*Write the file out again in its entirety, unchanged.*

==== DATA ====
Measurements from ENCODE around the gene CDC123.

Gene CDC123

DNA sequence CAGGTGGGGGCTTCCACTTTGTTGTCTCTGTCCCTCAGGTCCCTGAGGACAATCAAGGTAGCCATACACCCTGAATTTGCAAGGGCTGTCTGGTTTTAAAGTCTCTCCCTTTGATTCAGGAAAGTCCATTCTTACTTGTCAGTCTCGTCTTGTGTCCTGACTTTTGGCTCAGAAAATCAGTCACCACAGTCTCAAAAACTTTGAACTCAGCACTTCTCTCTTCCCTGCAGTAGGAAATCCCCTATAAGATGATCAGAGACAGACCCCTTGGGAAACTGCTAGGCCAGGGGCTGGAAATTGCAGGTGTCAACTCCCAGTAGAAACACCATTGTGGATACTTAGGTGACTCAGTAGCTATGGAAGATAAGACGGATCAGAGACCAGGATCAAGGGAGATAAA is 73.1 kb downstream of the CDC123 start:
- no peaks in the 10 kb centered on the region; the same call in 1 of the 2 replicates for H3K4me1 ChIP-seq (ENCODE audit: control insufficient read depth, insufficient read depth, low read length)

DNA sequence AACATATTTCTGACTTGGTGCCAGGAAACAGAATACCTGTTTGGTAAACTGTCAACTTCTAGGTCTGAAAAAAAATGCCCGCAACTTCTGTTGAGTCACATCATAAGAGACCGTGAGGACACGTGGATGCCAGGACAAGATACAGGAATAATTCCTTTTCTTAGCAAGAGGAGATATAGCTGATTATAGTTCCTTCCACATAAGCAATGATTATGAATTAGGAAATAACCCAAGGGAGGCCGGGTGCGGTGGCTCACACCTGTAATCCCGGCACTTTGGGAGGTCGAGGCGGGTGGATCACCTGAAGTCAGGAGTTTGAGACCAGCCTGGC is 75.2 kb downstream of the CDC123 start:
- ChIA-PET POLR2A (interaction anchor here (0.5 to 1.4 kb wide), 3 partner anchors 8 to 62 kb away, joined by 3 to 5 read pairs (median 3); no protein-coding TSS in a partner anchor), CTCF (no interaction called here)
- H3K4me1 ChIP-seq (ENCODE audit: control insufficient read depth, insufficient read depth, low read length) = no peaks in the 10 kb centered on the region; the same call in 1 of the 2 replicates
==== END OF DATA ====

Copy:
Measurements from ENCODE around the gene CDC123.

Gene CDC123

DNA sequence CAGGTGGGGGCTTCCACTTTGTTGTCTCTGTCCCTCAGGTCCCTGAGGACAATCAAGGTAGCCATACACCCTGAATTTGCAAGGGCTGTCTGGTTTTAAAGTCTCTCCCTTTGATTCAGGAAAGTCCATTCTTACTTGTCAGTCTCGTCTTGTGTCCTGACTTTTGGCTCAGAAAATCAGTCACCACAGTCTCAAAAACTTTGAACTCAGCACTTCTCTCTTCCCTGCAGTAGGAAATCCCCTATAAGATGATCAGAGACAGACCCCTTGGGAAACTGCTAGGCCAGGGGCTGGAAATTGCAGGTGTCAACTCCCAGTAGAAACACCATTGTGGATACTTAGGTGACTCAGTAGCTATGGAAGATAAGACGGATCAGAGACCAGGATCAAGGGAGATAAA is 73.1 kb downstream of the CDC123 start:
- no peaks in the 10 kb centered on the region; the same call in 1 of the 2 replicates for H3K4me1 ChIP-seq (ENCODE audit: control insufficient read depth, insufficient read depth, low read length)

DNA sequence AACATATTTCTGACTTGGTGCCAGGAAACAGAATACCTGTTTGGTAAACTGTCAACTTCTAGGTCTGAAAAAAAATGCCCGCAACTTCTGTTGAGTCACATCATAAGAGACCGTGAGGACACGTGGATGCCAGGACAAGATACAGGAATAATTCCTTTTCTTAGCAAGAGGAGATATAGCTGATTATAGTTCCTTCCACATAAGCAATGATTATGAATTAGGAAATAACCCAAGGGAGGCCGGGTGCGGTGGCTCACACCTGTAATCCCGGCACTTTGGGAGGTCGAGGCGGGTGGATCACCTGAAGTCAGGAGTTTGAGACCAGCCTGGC is 75.2 kb downstream of the CDC123 start:
- ChIA-PET POLR2A (interaction anchor here (0.5 to 1.4 kb wide), 3 partner anchors 8 to 62 kb away, joined by 3 to 5 read pairs (median 3); no protein-coding TSS in a partner anchor), CTCF (no interaction called here)
- H3K4me1 ChIP-seq (ENCODE audit: control insufficient read depth, insufficient read depth, low read length) = no peaks in the 10 kb centered on the region; the same call in 1 of the 2 replicates